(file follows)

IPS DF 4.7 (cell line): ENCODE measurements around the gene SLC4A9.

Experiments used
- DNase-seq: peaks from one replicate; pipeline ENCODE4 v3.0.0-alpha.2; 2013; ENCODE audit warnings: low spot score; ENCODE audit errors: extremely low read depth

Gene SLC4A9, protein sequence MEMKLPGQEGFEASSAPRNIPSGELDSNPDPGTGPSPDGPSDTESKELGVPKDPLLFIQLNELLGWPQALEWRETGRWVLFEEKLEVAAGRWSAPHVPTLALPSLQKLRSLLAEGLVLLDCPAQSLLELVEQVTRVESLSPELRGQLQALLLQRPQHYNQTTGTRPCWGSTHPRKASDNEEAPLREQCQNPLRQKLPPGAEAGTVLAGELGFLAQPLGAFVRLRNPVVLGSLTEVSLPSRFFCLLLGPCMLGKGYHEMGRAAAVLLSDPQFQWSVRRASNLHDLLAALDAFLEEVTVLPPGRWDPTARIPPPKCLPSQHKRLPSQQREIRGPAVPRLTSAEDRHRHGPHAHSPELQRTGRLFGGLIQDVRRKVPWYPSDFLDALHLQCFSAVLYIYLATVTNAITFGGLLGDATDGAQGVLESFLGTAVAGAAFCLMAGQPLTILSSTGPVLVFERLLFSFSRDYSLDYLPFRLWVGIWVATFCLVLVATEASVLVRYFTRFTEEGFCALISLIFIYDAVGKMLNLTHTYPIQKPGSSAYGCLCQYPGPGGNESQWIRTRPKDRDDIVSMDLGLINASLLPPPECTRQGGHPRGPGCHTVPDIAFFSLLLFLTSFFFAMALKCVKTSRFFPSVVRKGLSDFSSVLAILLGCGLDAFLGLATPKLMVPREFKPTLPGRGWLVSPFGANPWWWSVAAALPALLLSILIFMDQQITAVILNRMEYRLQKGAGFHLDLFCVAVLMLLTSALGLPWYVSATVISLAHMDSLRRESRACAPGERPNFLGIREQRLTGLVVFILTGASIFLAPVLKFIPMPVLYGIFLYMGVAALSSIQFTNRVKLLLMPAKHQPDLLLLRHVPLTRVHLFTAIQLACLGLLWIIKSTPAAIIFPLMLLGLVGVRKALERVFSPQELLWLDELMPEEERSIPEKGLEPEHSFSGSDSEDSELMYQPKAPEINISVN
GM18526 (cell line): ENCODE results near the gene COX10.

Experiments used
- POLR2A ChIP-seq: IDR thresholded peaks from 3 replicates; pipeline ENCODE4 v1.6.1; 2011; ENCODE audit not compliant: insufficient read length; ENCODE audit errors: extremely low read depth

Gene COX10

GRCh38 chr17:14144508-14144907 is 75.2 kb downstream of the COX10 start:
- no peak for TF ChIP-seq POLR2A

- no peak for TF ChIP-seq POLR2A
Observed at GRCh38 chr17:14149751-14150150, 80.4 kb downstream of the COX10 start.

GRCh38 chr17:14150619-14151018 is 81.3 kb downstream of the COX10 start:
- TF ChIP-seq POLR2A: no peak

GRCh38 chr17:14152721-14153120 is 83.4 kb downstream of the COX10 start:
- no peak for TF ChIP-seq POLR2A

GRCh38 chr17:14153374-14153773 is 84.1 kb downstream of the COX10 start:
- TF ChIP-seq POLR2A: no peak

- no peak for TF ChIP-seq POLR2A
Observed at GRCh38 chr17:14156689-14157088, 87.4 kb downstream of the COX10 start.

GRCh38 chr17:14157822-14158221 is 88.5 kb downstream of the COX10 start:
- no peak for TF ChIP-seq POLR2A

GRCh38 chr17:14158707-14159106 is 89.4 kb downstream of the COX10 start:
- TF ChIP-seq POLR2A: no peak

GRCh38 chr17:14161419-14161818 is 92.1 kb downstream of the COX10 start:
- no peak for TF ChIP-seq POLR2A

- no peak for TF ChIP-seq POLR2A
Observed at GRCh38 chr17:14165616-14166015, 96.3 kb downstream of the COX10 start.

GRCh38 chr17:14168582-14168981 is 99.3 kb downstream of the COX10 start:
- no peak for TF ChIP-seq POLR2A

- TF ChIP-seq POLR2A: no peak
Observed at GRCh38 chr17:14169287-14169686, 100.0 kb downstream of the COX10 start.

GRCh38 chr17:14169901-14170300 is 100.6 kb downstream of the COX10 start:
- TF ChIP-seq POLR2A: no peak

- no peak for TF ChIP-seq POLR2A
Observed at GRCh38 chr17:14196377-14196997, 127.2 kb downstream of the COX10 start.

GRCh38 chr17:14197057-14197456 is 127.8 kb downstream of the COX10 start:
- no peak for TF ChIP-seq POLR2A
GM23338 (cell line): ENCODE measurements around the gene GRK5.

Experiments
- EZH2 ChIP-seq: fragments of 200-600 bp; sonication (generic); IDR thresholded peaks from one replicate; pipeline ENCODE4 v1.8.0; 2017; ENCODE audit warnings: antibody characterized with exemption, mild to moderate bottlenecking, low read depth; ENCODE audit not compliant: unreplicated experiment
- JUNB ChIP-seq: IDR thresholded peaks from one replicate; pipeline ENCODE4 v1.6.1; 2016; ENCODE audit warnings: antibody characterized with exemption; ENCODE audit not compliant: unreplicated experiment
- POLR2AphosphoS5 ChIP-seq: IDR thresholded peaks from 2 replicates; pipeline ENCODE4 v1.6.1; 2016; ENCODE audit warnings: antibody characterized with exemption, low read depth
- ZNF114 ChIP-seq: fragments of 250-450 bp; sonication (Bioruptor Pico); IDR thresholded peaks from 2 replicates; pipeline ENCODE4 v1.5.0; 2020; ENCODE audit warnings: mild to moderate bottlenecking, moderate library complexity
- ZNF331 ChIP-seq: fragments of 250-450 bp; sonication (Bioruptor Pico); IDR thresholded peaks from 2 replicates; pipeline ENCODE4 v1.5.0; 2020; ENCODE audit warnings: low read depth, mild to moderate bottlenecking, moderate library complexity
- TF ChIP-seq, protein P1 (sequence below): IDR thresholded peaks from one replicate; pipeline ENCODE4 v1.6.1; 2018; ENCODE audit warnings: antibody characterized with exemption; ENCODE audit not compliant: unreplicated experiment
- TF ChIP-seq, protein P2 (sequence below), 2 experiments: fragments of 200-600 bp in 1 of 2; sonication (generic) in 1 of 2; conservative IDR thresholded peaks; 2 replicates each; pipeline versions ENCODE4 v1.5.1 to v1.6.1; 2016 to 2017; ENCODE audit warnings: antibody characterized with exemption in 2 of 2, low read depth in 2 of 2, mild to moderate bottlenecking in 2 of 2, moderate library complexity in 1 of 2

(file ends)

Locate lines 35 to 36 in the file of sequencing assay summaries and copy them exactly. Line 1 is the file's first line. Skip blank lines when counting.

- no peak for TF ChIP-seq POLR2A
Observed at GRCh38 chr17:14196377-14196997, 127.2 kb downstream of the COX10 start.